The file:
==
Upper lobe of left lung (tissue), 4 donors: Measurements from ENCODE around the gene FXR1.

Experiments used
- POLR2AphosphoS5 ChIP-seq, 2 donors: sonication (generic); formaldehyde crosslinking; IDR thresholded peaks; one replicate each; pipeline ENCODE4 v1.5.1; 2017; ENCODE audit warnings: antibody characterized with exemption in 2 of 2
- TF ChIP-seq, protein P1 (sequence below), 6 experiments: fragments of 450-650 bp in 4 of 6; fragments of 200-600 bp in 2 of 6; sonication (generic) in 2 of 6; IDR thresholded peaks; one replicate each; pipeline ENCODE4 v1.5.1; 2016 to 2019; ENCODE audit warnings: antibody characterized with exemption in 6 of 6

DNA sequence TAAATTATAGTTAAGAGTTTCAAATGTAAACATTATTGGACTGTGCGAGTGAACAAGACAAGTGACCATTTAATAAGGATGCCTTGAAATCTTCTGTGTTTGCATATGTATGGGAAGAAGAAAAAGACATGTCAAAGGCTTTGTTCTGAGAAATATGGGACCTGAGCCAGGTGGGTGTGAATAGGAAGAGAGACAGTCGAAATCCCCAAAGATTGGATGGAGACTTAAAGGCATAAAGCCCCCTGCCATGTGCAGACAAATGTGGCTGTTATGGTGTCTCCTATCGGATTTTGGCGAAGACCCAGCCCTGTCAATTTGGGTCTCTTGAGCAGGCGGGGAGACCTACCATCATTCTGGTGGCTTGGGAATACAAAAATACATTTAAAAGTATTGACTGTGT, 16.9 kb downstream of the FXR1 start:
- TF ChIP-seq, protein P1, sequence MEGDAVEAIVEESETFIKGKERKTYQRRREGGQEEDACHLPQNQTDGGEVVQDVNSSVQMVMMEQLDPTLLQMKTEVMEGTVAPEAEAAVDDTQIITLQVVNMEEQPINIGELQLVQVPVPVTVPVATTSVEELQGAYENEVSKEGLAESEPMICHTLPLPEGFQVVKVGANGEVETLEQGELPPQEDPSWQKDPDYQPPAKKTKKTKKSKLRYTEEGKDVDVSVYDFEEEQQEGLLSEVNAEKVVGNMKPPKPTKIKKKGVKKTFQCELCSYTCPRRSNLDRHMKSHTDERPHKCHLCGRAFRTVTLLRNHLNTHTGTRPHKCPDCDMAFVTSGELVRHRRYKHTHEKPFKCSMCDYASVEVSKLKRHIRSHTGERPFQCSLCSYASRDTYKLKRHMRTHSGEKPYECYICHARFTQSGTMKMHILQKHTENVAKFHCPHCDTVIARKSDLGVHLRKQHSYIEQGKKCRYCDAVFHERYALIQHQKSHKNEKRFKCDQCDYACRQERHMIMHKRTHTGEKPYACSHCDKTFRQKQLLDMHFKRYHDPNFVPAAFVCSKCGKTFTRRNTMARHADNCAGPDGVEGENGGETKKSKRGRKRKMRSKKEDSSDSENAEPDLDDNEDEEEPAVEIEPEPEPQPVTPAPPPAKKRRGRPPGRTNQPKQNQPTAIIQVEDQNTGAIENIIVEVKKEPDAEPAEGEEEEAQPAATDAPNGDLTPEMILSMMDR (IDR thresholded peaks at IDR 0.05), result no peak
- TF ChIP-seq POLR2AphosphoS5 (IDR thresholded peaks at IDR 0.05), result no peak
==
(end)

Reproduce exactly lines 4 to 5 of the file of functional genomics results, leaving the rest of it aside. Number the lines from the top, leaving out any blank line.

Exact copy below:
- TF ChIP-seq, protein P1 (sequence below), 6 experiments: fragments of 450-650 bp in 4 of 6; fragments of 200-600 bp in 2 of 6; sonication (generic) in 2 of 6; IDR thresholded peaks; one replicate each; pipeline ENCODE4 v1.5.1; 2016 to 2019; ENCODE audit warnings: antibody characterized with exemption in 6 of 6

DNA sequence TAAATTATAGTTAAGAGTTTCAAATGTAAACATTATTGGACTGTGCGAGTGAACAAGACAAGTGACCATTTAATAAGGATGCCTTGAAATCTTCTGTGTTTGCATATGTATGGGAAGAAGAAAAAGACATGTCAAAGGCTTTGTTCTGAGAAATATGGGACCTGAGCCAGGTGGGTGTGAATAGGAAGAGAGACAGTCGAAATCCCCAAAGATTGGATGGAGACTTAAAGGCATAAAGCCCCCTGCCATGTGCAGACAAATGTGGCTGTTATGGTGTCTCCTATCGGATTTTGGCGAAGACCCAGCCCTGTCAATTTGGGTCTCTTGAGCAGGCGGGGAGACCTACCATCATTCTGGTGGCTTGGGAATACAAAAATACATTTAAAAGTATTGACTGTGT, 16.9 kb downstream of the FXR1 start: